After whirlwind first 2 months, Stefanski has 1 key hire left in Pistons front office

In Dwane Casey, the Pistons have a coach who’ll lean heavily on the use of analytics in shaping his game plans and methods.
Ned Dishman (NBAE/Getty)
by Keith Langlois
Web Editor

AUBURN HILLS – As someone who played college basketball under Chuck Daly – before he was dubbed “Daddy Rich” and led the Bad Boys to the first two NBA titles in Pistons history – Ed Stefanski might be thrown in the old-school basketball camp.

But as someone who spent the first few decades of his working life apart from basketball, Stefanski brought to the NBA an appreciation for data you’d expect of a mortgage banker.

In fact, the guy in charge of basketball operations for the Pistons was a pioneer of the NBA’s embrace of analytics.

It was Stefanski who hired Ken Catanella, fresh out of Duke’s business school where he became the numbers guru as a grad assistant on Mike Krzyzewski’s staff, in 2006 to head up the New Jersey Nets neophyte analytics department. Catanella, now assistant general manager in Sacramento, spent five years with the Pistons after a stint at the NBA where he led an effort to upgrade its statistical database and contributed to the 2011 collective bargaining agreement.

“There were maybe five of us in the league that had an analytical guy,” Stefanski said Wednesday over a carry-out salad as he ate a late and hurried lunch at his desk. “I was right there with knowing analytics was a big part of the game – and I believe in it.”

That’s the last key hire left for Stefanski after a whirlwind first two months on the job that has seen him lead the search that led to hiring Dwane Casey, reigning NBA Coach of the Year; oversee a draft that resulted in landing Khyri Thomas and Bruce Brown, both considered first-round possibilities, with the 38th and 42nd picks; sign free agents Glenn Robinson III, Jose Calderon and Zaza Pachulia; and staff the front office.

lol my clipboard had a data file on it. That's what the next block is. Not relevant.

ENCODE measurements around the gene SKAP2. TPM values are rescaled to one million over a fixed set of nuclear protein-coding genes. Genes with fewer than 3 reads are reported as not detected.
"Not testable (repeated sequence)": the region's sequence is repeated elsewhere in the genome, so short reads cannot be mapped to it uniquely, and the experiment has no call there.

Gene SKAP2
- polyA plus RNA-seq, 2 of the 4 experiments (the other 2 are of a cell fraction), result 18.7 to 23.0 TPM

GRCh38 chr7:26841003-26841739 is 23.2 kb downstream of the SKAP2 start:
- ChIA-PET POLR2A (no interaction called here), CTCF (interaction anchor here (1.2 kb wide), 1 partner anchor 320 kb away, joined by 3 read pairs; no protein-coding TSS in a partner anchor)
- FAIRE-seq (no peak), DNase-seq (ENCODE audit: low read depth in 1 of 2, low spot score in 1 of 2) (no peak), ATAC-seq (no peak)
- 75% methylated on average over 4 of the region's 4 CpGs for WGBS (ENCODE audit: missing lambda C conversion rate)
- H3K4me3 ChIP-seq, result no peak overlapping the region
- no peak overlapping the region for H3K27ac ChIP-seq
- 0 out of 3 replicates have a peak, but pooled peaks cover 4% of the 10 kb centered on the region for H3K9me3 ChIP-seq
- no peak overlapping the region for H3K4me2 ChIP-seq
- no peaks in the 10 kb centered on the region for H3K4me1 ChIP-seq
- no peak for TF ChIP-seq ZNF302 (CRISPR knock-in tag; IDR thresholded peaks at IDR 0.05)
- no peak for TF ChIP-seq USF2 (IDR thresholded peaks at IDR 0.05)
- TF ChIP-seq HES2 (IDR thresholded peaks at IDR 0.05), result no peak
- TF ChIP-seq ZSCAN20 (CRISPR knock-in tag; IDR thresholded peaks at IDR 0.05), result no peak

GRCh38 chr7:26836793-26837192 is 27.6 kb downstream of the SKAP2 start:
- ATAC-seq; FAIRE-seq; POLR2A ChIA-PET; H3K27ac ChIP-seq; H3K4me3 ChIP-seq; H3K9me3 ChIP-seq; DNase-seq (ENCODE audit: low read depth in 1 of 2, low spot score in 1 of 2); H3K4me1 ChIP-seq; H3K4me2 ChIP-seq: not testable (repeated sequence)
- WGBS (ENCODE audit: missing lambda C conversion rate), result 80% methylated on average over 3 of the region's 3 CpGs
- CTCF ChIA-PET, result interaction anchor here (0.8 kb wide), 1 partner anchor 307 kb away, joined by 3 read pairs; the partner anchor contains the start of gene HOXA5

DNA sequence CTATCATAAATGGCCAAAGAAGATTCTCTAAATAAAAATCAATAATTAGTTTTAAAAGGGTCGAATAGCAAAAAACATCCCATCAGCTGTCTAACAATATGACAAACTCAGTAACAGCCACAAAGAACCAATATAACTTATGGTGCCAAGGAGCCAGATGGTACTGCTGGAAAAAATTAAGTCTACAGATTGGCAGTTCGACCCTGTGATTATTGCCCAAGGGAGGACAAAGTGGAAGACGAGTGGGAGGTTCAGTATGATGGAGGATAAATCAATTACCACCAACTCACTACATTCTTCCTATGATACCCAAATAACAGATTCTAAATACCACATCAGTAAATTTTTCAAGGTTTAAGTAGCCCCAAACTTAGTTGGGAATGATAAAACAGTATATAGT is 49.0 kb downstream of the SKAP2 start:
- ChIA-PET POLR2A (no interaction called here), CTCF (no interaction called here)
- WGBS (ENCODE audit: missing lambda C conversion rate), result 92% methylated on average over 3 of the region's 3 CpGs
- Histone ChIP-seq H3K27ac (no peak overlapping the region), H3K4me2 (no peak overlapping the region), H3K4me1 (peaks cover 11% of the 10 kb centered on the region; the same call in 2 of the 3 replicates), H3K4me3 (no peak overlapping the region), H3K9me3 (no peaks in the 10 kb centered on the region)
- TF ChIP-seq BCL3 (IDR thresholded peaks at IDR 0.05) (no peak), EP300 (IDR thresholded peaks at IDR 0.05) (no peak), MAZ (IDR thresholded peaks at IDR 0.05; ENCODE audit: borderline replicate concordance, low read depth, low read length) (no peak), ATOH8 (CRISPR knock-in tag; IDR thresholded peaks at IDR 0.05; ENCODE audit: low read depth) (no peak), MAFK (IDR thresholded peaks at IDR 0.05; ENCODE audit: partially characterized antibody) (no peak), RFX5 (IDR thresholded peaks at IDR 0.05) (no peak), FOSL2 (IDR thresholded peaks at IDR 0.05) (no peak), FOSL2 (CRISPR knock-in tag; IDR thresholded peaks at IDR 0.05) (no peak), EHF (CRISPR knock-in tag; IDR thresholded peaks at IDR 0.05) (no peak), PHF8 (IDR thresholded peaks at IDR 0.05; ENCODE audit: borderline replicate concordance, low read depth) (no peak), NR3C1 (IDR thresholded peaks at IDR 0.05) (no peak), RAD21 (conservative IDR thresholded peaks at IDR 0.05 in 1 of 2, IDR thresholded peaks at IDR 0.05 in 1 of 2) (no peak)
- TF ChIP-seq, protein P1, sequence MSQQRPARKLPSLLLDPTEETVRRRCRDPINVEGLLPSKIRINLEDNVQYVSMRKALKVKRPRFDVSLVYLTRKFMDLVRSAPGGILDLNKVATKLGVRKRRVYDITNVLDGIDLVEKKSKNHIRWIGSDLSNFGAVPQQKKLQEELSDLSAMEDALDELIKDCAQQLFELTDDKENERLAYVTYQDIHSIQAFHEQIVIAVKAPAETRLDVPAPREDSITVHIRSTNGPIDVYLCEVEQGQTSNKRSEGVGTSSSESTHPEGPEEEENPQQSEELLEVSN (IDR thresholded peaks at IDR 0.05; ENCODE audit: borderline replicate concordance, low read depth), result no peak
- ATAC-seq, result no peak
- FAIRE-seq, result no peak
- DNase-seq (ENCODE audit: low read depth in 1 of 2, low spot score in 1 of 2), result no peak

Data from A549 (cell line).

Stefanski retained Pat Garrity and Andrew Loomis from Stan Van Gundy’s staff, Garrity joining new hire Malik Rose as assistant general managers. The person who’ll oversee analytics and salary-cap management might also be assigned an assistant GM title, Stefanski said, and also will help determine the rounding out of the department.

One key part of that extended staff is already in place: Sammy Gelfand. The Pistons hired him away from Golden State, where he spent the last the last five seasons and arrives in Detroit with three championship rings to his credit. Loomis, who previously worked for the Warriors, gave the Pistons their entrée to Gelfand, who’ll find a true believer in the utility of analytics in Casey.

Gelfand will work directly with Casey and the coaching staff, coordinating with the video staff during games and being central to scouting reports. Stefanski described part of his role as something of a liaison between the analytics department and the coaching staff.

“We’re excited because my whole thing was when we had analytics people they came up with some great stuff but they couldn’t put it on the level of the basketball coach,” he said. “A lot of the places I was at, I worked with the analytical people to try to explain it to the basketball people on their terms. Now we have a guy in Sammy that is very, very smart, analytically driven, but can put it in basketball terms for those guys. I think that’s a home run for us.”